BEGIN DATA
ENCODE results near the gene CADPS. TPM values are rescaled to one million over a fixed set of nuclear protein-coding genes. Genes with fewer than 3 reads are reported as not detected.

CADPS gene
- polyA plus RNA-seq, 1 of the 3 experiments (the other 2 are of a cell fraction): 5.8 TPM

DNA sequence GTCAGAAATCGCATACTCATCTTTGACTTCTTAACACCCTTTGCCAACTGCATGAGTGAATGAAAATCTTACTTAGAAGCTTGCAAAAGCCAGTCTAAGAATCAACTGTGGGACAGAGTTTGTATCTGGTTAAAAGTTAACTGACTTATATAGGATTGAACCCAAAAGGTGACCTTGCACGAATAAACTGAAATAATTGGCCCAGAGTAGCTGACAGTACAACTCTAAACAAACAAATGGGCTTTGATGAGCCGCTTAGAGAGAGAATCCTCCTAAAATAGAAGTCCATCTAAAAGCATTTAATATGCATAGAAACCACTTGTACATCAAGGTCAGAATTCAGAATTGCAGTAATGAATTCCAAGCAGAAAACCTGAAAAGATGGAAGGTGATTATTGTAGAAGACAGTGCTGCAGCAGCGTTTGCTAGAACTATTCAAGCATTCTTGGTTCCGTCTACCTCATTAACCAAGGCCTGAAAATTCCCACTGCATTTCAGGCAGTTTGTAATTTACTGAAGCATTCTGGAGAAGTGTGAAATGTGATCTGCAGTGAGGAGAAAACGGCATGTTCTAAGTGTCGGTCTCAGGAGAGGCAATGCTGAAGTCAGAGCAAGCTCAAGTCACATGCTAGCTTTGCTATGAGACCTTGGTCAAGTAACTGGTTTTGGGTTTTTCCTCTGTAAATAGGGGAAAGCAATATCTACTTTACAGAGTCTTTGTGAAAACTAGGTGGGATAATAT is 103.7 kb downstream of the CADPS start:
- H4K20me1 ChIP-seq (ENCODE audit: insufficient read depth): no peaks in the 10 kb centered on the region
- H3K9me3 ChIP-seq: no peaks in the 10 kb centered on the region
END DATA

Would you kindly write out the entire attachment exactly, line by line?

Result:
ENCODE results near the gene CADPS. TPM values are rescaled to one million over a fixed set of nuclear protein-coding genes. Genes with fewer than 3 reads are reported as not detected.

CADPS gene
- polyA plus RNA-seq, 1 of the 3 experiments (the other 2 are of a cell fraction): 5.8 TPM

DNA sequence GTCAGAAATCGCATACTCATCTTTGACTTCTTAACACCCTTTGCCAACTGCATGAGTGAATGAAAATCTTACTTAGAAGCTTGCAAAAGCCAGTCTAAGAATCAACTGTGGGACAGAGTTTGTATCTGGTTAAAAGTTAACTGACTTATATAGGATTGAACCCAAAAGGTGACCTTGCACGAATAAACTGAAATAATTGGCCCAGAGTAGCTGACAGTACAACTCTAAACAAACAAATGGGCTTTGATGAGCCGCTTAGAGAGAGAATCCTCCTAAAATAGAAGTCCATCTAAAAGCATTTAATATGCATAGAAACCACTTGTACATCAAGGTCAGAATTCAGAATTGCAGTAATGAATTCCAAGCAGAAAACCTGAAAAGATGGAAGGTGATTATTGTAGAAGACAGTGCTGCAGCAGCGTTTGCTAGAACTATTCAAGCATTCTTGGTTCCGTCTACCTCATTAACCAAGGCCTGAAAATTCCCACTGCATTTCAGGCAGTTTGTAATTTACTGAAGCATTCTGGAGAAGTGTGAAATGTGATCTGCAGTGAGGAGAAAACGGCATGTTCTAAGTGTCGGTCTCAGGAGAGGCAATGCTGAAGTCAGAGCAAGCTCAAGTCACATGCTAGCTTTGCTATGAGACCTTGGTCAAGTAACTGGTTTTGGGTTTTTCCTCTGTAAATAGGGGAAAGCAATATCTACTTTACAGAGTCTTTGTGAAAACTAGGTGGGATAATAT is 103.7 kb downstream of the CADPS start:
- H4K20me1 ChIP-seq (ENCODE audit: insufficient read depth): no peaks in the 10 kb centered on the region
- H3K9me3 ChIP-seq: no peaks in the 10 kb centered on the region